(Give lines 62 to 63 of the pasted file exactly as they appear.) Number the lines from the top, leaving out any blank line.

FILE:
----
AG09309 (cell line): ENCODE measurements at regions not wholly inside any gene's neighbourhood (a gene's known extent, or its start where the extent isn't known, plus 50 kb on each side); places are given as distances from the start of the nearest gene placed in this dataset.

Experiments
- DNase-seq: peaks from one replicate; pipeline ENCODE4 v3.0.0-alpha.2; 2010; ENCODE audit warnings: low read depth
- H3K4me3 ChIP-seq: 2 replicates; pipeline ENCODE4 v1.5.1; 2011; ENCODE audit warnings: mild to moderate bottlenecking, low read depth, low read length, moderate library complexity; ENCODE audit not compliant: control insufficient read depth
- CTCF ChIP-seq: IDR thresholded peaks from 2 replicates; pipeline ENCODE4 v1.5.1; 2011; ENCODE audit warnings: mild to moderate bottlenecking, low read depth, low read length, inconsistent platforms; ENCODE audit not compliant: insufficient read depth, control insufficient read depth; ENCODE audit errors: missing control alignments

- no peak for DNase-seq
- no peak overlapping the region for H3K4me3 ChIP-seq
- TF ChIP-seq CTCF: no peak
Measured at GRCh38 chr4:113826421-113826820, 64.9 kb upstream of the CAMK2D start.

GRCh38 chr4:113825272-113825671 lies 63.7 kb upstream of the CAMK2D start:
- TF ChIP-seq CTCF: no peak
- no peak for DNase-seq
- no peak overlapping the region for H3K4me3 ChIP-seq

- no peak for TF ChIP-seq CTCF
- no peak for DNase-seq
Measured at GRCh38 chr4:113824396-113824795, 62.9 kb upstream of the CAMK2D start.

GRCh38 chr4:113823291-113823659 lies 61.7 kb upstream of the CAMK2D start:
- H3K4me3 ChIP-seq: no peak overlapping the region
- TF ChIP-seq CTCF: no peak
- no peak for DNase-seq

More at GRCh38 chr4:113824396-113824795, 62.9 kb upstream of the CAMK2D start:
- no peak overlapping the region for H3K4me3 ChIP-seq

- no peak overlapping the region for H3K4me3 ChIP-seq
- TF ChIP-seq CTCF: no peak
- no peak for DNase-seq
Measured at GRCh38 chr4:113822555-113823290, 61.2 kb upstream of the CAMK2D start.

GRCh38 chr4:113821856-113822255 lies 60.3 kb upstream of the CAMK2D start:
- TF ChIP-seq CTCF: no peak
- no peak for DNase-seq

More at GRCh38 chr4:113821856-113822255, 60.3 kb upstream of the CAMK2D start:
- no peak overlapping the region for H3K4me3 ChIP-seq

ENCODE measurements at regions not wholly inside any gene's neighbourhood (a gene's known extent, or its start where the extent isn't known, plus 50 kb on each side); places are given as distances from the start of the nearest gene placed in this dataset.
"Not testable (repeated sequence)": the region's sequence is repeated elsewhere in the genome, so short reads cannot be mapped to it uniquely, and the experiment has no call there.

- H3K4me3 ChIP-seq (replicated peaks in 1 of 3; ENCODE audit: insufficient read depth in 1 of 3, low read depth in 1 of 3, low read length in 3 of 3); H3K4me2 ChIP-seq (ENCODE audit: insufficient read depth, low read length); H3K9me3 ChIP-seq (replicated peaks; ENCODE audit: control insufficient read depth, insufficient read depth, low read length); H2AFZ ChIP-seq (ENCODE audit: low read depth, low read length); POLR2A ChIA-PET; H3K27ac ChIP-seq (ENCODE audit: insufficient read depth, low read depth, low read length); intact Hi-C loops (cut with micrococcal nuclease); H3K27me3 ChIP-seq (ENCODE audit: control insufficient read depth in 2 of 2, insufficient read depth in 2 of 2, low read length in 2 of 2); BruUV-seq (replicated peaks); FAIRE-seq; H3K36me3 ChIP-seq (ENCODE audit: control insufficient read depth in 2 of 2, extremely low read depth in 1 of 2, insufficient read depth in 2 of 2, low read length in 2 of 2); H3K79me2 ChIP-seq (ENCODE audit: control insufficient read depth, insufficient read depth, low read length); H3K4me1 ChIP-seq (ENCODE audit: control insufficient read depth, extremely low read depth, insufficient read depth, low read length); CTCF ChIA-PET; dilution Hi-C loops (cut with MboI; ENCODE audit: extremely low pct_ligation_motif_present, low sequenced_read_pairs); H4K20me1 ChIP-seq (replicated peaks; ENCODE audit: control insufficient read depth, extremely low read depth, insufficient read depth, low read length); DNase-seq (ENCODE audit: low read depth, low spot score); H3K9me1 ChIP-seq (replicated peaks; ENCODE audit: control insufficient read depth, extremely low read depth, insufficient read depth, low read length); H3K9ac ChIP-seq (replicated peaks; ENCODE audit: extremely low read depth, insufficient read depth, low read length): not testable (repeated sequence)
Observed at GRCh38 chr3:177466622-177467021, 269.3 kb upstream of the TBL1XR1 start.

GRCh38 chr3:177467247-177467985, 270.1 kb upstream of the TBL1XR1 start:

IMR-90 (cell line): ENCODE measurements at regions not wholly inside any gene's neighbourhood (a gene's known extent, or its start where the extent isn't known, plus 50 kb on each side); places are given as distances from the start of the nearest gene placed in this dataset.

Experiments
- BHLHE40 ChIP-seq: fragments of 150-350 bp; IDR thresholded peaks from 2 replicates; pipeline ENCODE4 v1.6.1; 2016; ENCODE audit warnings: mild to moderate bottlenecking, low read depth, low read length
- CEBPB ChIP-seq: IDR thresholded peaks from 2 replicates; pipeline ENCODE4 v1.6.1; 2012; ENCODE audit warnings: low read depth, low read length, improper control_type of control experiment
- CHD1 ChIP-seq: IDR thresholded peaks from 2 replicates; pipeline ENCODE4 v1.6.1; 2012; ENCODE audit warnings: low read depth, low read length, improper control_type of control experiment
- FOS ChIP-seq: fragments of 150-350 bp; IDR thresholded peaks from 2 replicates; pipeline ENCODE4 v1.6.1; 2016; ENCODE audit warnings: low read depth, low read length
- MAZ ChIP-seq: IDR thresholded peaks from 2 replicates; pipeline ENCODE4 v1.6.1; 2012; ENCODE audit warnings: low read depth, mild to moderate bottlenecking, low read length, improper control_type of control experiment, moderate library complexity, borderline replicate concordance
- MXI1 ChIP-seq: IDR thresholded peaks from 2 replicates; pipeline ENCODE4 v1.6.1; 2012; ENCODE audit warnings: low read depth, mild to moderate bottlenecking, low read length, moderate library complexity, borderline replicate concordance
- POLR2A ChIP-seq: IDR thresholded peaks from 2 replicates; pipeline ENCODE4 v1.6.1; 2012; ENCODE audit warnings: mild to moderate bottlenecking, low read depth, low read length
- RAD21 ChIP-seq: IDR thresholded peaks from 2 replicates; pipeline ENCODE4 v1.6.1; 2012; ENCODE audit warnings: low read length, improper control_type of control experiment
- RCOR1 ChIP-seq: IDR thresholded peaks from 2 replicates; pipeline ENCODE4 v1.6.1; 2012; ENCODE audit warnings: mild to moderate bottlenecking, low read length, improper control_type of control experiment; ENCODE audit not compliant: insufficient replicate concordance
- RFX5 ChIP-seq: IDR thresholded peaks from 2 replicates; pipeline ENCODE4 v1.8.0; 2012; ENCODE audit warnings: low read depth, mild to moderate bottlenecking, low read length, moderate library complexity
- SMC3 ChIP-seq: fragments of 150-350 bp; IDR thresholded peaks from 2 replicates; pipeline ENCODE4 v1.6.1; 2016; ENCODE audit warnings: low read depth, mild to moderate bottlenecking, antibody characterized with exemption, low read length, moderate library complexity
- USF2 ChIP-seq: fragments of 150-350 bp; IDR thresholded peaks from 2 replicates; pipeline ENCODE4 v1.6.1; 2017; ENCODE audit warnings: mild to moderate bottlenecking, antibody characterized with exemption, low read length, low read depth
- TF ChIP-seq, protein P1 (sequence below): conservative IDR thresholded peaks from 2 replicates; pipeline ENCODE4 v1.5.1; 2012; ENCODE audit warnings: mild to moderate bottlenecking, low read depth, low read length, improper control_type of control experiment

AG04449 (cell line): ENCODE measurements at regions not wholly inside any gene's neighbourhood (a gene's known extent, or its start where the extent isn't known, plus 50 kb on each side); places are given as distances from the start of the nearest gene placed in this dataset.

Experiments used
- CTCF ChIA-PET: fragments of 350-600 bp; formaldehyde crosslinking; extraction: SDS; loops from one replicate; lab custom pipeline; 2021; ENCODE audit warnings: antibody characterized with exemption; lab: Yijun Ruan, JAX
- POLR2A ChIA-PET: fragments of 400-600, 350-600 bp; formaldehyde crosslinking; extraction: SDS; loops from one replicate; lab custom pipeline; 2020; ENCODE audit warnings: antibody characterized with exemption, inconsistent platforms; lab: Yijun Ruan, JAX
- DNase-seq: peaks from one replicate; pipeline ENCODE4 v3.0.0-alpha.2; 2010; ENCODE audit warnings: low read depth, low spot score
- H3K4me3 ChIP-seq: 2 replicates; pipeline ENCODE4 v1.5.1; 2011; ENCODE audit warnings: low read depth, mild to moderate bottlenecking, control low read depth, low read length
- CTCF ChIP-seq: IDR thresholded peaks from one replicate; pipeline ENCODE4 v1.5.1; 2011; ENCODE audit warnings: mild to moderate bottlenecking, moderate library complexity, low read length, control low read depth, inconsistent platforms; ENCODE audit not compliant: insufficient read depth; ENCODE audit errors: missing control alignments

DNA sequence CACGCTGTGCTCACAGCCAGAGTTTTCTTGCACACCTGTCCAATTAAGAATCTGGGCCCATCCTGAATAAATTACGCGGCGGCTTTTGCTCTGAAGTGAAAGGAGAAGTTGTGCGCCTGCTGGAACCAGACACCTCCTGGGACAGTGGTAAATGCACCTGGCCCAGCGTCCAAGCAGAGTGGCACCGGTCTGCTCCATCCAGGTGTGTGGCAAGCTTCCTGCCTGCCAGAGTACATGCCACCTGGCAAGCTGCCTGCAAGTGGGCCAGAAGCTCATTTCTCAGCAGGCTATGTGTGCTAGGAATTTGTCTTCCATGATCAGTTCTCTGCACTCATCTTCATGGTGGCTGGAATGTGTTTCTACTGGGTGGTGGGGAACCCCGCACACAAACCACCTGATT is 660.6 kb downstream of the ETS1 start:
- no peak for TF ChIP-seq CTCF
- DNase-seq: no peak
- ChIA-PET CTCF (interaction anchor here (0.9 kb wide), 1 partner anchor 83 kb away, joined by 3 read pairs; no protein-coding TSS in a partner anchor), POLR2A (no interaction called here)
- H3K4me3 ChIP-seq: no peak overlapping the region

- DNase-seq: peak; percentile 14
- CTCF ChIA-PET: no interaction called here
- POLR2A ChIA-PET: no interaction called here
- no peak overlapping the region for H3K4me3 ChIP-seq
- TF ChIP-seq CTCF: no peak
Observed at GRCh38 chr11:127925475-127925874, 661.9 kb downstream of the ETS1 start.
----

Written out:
- ChIA-PET CTCF (interaction anchor here (0.9 kb wide), 1 partner anchor 83 kb away, joined by 3 read pairs; no protein-coding TSS in a partner anchor), POLR2A (no interaction called here)
- H3K4me3 ChIP-seq: no peak overlapping the region